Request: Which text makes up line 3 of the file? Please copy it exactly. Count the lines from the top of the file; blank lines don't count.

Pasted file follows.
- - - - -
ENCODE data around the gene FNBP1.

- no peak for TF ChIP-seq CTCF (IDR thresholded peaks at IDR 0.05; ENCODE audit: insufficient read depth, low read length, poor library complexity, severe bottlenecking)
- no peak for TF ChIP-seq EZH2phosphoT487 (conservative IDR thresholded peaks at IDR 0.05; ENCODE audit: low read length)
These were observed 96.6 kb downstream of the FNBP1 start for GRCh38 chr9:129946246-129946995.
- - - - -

- no peak for TF ChIP-seq EZH2phosphoT487 (conservative IDR thresholded peaks at IDR 0.05; ENCODE audit: low read length)